career development for students

5 Tips for Supporting Career Development for Students Districtwide

Much is expected of career counselors in today’s secondary school environment, but not all their resources are geared toward helping students find a path to success.

Counselors often play a role in resolving student wellbeing and family issues. With ratios as overwhelming as 479 students to every counselor, it’s challenging to find the time to focus on career development for students.

Now, however, new systems are available that can help counselors do their jobs better by taking a whole-student/whole school approach. These systems combine career planning tools with information resources to support all students, whether they wish to pursue college or alternative paths, such as apprenticeships, the military, or vocational schools.

In seeking ways to support career development for students and the corresponding exploration, districts can improve student engagement and make a lifelong impact.

Tips for Supporting Career Development for Students

Counselors can’t do everything alone, especially in an era of declining resources. The good news is that they don’t have to. New applications can provide greater support for counselors in a broad approach. Here are five tips for supporting career development and exploration at the school and district levels.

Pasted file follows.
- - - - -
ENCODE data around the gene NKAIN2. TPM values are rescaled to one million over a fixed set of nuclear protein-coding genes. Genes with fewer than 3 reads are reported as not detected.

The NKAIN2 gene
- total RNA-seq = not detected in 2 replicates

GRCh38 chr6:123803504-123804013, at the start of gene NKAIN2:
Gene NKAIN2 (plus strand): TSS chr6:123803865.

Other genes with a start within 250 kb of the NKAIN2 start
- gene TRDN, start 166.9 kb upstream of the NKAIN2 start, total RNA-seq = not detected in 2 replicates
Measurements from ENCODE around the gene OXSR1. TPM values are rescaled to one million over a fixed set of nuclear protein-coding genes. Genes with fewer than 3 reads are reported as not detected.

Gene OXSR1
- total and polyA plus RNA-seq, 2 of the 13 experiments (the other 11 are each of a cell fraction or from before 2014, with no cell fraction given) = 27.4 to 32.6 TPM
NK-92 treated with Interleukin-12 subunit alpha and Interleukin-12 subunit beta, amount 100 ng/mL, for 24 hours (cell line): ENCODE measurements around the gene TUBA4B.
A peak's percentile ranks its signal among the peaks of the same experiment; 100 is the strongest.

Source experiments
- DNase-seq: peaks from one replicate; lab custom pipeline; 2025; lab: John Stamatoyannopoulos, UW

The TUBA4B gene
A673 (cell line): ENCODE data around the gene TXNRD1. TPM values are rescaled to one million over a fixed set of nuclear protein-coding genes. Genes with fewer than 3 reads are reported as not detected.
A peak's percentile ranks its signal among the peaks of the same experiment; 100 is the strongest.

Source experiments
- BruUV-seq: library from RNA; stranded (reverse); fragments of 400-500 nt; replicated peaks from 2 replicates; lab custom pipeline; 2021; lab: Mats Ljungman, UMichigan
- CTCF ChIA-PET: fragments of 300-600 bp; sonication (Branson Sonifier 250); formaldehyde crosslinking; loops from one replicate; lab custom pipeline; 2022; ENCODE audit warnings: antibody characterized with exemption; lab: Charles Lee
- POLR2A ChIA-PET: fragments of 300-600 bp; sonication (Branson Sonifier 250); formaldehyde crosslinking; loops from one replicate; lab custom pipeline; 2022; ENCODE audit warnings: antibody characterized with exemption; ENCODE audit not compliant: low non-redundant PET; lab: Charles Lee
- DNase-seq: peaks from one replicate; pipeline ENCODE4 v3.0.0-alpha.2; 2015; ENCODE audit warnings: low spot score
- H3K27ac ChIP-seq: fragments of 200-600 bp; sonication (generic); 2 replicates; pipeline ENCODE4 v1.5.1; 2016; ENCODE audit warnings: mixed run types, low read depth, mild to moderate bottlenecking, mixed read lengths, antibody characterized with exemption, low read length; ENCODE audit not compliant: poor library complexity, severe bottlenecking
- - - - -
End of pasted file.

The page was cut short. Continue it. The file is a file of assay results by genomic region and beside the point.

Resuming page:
1. Form partnerships with teachers

With students lining up outside their doors, counselors do not have the time to communicate the wealth of opportunities that awaits every student. But there are alternative approaches that can integrate career development for students into the classroom through real-world case studies.

One way to build school-wide support is to partner with teachers to bring career development opportunities to larger groups. In setting up these interactive speaking opportunities, counselors can focus on exposing students to the broadest possible set of experiences by including professionals who have succeeded via vocational school, apprenticeships, or in other ways.

2. Start early to align career planning with curriculum

Career and technical education (CTE) learning involves teaching specific career skills to students in middle school, high school, and beyond. Beginning the exploration of what CTE means for students in middle school ensures that students can build appropriate courses into their high school schedule.

Career counselors who can link CTE to curriculum planning have the opportunity to spark unique engagements with students that can pay off in terms of higher graduation rates in the future.

3. Create work opportunities within the school

Another way of expanding the exploration of career development for students outside the counselors’ office is to think of classrooms as laboratories filled with opportunities for career planning.

For example, suppose that a student is interested in being an audio/visual engineer. Counselors and educators can find ways to formalize that interest by creating a “job” in school and naming that student as the classroom director of A/V. By doing this, the student can learn what it takes to be a professional in that field.